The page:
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Cell phones could replace hotel, car and house keys

Like most people, I never leave the house without my keys, my wallet and, of course, my cell phone. But soon it may be possible to leave the keys and wallet behind.

The cell phone — especially smart phones like the iPhone, Google Android phones and the Blackberry, are rapidly evolving into multi-function devices that will do tasks that used to require other objects.

For example, Assa Abloy AB, which the Associated Press calls the world’s largest maker of door locks, is working with a Swedish hotel to enable people to use their mobile phones to open hotel doors. Using a radio technology called Near Field Communication; the phone is able to send out a signal to a radio-equipped door lock to let the guest into the room.

The technology should make it easier for guests to check in (you could check in online before you leave and just walk write to the room, skipping the front desk) and can provide additional security for the hotel because it would be easy to cancel access if necessary. It can also cut down on the use of those little plastic card keys which I have a tendency to lose.

But letting people into a hotel room is just one of many possible uses of a cell phone. Already there are ways to use an iPhone to replace a TV remote for users of Apple TV and the same is true with an Android phone and Google TV.

On 2010 General Motors vehicles, the company’s OnStar service is allowing iPhone and Android owners to use their phones to remotely lock and unlock their cars, start their car remotely, activate the horn and lights to help locate the vehicle and of course, contact an OnStar Advisor, roadside assistance or a GM dealer. You can even use the app to check your tire pressure, number of miles till your next oil change and how many gallons of gas you have left in the tank.

In addition to getting into a car or hotel room, you can also use your phone instead of a house key. Schlage’s LiNK line of home locks include models that you can open or lock via a cell phone or the web.

Cell phones are also now being used as medical devices. Lifescan, which makes blood glucose monitors, how offers an iPhone App that works with a monitor to allow your phone to track your blood sugar and notify your doctor if there is an issue. There are other apps that can check your pulse and one company has introduced a Blackberry application for EKGs.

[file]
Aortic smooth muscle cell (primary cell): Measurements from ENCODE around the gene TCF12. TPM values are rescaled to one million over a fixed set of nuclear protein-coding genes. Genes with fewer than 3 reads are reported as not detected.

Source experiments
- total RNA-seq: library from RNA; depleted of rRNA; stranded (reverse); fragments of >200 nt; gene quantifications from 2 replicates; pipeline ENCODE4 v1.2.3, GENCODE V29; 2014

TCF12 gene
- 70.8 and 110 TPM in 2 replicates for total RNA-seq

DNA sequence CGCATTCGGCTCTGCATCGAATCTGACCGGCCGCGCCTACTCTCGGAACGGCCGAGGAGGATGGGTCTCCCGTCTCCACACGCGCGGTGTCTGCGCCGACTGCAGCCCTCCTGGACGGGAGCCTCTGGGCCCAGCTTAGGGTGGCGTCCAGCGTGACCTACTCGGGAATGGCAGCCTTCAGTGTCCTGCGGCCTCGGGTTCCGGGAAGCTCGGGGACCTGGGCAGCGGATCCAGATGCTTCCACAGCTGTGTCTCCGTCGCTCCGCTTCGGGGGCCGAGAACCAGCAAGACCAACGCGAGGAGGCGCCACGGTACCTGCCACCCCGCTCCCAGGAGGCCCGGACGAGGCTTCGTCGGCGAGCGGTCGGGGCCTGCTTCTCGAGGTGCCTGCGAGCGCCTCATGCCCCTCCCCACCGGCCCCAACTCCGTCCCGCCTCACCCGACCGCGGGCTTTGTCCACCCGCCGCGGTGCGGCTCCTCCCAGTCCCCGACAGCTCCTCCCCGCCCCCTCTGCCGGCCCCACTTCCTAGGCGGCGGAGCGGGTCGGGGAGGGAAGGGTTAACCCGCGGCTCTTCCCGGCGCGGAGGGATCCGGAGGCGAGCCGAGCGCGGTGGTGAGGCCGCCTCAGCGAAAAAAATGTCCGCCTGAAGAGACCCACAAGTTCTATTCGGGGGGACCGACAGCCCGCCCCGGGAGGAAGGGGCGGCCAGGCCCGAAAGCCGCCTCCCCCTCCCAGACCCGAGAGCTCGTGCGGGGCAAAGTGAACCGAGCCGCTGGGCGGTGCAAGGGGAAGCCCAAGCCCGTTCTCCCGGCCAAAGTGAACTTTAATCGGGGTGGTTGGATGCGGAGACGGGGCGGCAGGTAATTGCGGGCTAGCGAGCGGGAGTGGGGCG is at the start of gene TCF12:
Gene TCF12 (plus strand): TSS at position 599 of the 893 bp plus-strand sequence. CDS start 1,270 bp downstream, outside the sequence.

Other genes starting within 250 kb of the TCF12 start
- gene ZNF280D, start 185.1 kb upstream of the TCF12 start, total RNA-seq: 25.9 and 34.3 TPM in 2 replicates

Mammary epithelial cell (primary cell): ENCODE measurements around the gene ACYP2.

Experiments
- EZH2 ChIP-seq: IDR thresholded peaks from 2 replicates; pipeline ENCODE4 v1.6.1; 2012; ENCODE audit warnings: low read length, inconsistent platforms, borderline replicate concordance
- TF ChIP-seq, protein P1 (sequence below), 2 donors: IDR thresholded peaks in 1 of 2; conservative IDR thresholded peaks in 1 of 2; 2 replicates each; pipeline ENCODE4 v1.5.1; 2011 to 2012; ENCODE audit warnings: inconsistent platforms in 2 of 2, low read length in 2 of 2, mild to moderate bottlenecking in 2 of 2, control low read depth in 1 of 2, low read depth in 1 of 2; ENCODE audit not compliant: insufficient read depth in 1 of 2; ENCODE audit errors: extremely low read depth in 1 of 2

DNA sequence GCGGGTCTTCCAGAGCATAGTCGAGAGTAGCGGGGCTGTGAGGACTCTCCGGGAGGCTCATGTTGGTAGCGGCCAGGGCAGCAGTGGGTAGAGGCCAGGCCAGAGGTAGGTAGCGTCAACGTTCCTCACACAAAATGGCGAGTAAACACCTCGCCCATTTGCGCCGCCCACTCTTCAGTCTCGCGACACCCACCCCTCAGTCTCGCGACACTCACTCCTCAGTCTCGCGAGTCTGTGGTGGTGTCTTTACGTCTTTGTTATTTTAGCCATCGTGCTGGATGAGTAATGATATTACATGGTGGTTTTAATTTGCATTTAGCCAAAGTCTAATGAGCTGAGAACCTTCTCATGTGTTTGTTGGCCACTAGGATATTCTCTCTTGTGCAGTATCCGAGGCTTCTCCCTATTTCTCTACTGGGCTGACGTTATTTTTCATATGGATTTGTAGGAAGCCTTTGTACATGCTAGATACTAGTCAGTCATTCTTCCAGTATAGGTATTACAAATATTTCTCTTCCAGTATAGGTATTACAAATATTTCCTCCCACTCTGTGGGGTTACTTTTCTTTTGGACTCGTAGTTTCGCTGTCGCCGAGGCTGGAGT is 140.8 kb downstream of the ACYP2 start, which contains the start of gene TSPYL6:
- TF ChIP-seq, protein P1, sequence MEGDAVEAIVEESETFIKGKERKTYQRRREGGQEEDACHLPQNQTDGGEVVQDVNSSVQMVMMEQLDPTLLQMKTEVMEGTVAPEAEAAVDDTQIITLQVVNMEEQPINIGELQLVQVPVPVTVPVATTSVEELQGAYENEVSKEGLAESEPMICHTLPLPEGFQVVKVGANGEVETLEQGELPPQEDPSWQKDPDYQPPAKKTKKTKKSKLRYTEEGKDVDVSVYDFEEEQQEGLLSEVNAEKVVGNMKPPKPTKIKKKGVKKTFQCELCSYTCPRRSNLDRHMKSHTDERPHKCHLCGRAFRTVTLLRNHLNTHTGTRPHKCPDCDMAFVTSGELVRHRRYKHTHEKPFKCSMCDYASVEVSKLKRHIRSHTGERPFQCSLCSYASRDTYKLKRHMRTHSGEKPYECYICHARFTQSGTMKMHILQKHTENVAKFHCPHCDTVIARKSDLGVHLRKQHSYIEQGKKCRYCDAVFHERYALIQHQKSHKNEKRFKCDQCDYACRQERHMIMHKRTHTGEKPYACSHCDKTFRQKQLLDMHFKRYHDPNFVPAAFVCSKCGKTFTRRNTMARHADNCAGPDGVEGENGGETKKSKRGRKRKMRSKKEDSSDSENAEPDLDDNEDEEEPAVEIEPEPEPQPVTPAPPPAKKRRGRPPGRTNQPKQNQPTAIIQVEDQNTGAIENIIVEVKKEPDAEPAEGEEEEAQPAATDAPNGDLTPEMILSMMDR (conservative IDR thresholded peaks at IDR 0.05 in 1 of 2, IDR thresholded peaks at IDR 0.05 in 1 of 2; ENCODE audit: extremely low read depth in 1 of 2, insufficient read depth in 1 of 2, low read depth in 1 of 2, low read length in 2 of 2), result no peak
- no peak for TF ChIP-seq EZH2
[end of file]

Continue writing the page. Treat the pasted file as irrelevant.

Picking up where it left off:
In addition to leaving your keys at  home, you’ll soon be able to use a cell phone to replace your wallet. Redwood City-based Obopay has technology to enable cell phone users to send and receive money electronically. In addition to its domestic market, the company has operations in Africa and India where a substantial portion of the population is “unbanked” and therefore handicapped in their ability to engage in commerce. Even though there may be relatively few banks in parts of these regions, there are plenty of cell phones which have the capability to allow their users to exchange funds.

Last month introduced a service that allows anyone with an iPhone or Android phone to accept credit card payments. The company has a small plug-in device that attaches to the phone to allow you to swipe cards from wherever you are. The person receiving the funds pays 2.75 of the transaction cost plus a 15 cent service charge.

The service also works if you can’t swipe the card but at a slightly higher (3.5 percent) cost. It takes only a few minutes to set up an account and you can begin charging credit cards right away as you wait for the company to send the scanning device for swiping cards.

If you think about the characteristics of a cell phone, just about anything is possible. You can a unique device that you carry (like an ATM card) and a way to enter a secret code (like an ATM pin number) as well as a screen and a keyboard. Add the fact that cell phones are in constant communications with the Internet and the possibilities are almost endless.

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